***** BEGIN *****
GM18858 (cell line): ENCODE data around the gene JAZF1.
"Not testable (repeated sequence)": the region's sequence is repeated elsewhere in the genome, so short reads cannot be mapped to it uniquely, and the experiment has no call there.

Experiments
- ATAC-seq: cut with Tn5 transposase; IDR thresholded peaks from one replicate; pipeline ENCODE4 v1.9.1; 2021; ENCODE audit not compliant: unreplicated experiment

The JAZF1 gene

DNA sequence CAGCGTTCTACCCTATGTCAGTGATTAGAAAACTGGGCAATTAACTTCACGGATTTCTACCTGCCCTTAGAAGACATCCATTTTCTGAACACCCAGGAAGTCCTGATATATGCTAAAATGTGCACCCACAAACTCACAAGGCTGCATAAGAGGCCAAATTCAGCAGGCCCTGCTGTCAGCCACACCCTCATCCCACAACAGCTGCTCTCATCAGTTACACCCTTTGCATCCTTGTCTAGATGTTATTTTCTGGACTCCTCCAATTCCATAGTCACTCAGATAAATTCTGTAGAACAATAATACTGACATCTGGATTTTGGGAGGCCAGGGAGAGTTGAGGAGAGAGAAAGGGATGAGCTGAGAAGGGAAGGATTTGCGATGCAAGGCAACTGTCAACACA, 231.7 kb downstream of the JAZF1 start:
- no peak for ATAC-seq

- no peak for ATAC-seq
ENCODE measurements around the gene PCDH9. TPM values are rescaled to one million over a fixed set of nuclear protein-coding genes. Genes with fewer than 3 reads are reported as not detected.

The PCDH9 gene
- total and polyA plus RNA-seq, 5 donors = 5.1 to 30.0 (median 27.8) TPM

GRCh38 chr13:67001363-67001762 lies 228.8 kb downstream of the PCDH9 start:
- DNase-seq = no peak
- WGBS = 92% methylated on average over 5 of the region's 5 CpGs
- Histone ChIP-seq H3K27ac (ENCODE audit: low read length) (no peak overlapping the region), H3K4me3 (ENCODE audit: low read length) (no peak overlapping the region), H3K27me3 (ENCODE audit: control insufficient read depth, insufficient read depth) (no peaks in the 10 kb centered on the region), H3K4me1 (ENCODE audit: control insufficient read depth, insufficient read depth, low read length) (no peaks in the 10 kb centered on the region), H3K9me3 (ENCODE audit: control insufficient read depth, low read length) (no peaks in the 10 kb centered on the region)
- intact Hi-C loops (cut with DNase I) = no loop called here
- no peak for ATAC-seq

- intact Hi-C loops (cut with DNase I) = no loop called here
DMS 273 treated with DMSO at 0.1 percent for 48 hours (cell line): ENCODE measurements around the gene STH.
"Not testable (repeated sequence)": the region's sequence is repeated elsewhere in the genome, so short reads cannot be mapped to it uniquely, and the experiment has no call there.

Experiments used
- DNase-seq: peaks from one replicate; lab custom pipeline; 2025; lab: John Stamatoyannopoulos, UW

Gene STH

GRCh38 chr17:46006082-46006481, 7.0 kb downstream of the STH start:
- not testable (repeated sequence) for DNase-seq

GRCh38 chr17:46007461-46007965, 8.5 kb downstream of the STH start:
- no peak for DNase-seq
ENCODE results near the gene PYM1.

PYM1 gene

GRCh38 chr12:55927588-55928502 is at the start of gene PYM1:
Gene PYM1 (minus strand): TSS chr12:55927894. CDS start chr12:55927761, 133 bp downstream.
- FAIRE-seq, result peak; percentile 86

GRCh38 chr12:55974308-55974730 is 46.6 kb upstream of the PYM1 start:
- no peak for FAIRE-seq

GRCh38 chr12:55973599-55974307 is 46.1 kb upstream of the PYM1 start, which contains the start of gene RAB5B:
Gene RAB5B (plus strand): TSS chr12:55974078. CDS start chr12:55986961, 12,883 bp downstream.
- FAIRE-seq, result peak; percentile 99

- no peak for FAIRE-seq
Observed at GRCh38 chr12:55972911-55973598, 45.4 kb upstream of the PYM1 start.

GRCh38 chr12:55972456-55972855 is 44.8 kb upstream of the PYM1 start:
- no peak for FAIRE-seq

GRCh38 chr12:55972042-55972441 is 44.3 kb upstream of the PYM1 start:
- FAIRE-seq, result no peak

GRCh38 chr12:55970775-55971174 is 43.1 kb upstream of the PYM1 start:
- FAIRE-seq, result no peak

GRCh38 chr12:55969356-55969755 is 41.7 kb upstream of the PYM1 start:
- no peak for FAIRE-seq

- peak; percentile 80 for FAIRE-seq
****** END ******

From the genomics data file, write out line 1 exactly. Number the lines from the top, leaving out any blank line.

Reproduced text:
GM18858 (cell line): ENCODE data around the gene JAZF1.